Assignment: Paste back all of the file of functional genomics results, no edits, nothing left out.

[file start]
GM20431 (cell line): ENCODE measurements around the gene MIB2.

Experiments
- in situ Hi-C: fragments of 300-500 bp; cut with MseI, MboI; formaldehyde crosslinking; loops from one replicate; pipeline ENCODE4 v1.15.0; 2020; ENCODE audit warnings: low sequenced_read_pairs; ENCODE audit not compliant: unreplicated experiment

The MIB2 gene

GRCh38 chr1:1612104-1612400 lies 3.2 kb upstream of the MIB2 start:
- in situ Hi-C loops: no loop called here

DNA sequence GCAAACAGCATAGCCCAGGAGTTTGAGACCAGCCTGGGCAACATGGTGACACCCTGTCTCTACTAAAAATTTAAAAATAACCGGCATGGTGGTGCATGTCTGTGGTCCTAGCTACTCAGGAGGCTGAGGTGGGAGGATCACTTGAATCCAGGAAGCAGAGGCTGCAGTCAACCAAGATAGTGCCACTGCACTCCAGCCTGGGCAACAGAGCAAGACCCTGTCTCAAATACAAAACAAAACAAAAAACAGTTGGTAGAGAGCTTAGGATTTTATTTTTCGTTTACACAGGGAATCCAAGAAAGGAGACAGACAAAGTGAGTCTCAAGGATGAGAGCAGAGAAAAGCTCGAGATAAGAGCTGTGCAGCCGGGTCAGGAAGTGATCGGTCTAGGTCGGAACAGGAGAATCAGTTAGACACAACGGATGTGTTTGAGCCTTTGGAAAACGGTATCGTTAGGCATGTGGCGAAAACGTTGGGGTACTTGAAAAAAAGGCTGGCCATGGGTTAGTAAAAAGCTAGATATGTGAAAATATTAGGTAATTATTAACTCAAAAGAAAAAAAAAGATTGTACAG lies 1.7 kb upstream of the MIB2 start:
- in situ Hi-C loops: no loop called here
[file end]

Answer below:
GM20431 (cell line): ENCODE measurements around the gene MIB2.

Experiments
- in situ Hi-C: fragments of 300-500 bp; cut with MseI, MboI; formaldehyde crosslinking; loops from one replicate; pipeline ENCODE4 v1.15.0; 2020; ENCODE audit warnings: low sequenced_read_pairs; ENCODE audit not compliant: unreplicated experiment

The MIB2 gene

GRCh38 chr1:1612104-1612400 lies 3.2 kb upstream of the MIB2 start:
- in situ Hi-C loops: no loop called here

DNA sequence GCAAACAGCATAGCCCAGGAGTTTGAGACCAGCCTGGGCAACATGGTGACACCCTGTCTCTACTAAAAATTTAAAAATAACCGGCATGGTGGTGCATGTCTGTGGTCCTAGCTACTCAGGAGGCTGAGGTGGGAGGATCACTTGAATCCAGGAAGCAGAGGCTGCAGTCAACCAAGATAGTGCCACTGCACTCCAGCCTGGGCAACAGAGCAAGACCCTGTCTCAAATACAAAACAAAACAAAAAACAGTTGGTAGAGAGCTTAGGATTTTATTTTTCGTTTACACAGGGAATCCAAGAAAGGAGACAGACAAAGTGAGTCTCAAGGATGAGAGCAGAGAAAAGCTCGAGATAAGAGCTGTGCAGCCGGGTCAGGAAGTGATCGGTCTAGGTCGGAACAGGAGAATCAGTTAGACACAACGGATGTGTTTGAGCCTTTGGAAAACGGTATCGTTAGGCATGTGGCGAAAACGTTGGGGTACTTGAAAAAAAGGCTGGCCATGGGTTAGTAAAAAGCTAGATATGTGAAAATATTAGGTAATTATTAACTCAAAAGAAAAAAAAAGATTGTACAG lies 1.7 kb upstream of the MIB2 start:
- in situ Hi-C loops: no loop called here